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A Look Back at FLOC

Interview with John Anderson by Paul Jackson, Board Member

On April 2, I spoke with John Anderson, who was a long-time reporter and editorialist with the Washington Post about his involvement in the development of For Love of Children.

 

As a result of socio-economic changes, in the late 1950’s and early 1960s, there was a large increase in the number of children in DC’s main orphanage, DC Village.  There was limited funding for the orphanage and as the number of children increased, the conditions for the children became radically worse.  There were just enough resources to keep them from malnutrition, but the children were rarely talked to and didn’t get any real affection.  Children weren’t learning to talk and grew up grossly deprived.  Even back then, we knew about the devastating impact of lack of affection on children.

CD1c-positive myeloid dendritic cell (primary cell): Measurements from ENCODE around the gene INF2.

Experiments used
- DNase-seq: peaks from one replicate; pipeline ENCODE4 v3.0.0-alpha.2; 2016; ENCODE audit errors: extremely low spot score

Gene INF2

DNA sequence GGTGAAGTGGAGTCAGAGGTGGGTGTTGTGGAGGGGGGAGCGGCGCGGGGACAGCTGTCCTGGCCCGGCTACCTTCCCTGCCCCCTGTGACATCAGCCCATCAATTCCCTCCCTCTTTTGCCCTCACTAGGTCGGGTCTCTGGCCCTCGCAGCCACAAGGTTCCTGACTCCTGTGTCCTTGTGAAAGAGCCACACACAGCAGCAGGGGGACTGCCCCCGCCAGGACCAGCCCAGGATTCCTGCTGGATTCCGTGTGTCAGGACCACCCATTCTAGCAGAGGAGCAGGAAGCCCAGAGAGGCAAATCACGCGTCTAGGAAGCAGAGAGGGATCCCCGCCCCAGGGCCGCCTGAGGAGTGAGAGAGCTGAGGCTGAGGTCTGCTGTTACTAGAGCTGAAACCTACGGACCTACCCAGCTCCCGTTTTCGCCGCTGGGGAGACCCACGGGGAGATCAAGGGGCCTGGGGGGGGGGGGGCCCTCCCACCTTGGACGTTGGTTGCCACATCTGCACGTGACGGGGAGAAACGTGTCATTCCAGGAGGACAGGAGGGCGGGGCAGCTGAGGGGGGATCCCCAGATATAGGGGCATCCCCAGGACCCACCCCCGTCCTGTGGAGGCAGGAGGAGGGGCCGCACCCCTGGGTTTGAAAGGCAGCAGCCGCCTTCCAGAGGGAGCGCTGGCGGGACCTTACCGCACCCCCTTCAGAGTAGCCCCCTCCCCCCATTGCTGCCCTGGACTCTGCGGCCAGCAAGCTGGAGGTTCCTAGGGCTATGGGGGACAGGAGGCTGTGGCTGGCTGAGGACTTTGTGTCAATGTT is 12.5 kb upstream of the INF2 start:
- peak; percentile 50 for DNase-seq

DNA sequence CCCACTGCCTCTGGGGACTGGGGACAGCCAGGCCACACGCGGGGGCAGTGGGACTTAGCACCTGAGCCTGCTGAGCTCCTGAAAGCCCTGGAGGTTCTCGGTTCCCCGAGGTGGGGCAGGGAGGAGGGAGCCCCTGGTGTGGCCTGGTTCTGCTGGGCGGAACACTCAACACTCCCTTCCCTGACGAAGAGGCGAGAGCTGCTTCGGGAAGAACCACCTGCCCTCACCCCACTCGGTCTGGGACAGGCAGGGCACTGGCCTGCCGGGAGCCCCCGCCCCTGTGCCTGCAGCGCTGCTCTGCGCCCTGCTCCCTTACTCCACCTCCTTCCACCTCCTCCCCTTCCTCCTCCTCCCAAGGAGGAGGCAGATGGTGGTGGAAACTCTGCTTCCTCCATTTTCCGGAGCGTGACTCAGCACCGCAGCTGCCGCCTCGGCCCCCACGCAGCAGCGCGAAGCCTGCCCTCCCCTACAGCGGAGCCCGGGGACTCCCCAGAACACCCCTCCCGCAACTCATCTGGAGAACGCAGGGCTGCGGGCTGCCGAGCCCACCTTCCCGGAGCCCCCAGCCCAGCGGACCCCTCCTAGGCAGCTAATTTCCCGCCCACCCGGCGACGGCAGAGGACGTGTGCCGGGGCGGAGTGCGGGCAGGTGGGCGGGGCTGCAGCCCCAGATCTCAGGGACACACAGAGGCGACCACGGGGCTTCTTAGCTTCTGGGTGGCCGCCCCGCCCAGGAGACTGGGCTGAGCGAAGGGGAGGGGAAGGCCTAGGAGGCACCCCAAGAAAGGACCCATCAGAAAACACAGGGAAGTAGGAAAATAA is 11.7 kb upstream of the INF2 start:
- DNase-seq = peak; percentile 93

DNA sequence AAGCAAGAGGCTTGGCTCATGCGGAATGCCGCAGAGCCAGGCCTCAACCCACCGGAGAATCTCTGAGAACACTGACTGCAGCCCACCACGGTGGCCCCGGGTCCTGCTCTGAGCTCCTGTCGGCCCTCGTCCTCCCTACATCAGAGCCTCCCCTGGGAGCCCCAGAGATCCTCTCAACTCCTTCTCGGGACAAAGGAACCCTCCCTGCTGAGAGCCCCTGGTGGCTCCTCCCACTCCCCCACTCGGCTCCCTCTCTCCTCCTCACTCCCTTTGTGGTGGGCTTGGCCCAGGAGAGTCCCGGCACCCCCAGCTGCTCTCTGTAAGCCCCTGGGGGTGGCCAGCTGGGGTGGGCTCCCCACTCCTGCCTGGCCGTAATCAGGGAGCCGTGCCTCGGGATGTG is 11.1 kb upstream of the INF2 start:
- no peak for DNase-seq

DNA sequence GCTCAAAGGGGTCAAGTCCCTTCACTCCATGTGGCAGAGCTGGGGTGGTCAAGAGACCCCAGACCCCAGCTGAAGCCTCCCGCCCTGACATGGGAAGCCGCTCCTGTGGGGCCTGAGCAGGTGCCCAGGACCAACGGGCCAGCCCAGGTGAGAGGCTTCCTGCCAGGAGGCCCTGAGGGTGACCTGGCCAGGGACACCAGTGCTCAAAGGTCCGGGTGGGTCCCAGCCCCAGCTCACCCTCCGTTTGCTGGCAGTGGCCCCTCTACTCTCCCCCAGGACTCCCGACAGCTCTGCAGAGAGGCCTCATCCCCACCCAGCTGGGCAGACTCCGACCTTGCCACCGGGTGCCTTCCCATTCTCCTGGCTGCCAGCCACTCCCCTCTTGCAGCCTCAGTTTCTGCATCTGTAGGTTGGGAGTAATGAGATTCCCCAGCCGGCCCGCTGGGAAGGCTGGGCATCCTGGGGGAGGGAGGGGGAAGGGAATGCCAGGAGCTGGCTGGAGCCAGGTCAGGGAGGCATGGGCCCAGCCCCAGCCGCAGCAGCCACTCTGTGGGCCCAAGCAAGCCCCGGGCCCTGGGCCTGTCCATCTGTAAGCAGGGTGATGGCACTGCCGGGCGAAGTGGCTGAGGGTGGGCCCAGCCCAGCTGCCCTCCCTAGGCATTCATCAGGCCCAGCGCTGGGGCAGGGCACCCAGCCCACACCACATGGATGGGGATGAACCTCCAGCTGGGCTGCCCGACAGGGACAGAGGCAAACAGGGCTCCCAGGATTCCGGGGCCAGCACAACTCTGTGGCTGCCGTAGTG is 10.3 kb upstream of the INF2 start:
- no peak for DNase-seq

The Washington Post did a series of investigative reports on the conditions at DC Village.  I was on the editorial board from around 1961- 1965.  During that time, I wrote repeated editorials about DC Village.

Fred Taylor, God Bless him, read the articles and took action.

All the serious work was done by Fred – organizing, fundraising, finding foster homes for the children.  Finding homes for the hundreds of children was very difficult.

Over the years, FLOC tried several different things to try to develop long-term solutions to problems encountered by the youth of the District of Columbia.  Over a period of considerable time, FLOC figured out supporting educational help and moral support to the children of the District of Columbia was the most important thing it could do and it has done so admirably for over fifty years.

In retrospect, those stories I wrote may have been the most impactful of all the things I did in my career.

 

“I have the highest respect for Fred Taylor, I can honestly say that there is nobody on the planet who did more for the children of the District of Columbia” (John Anderson)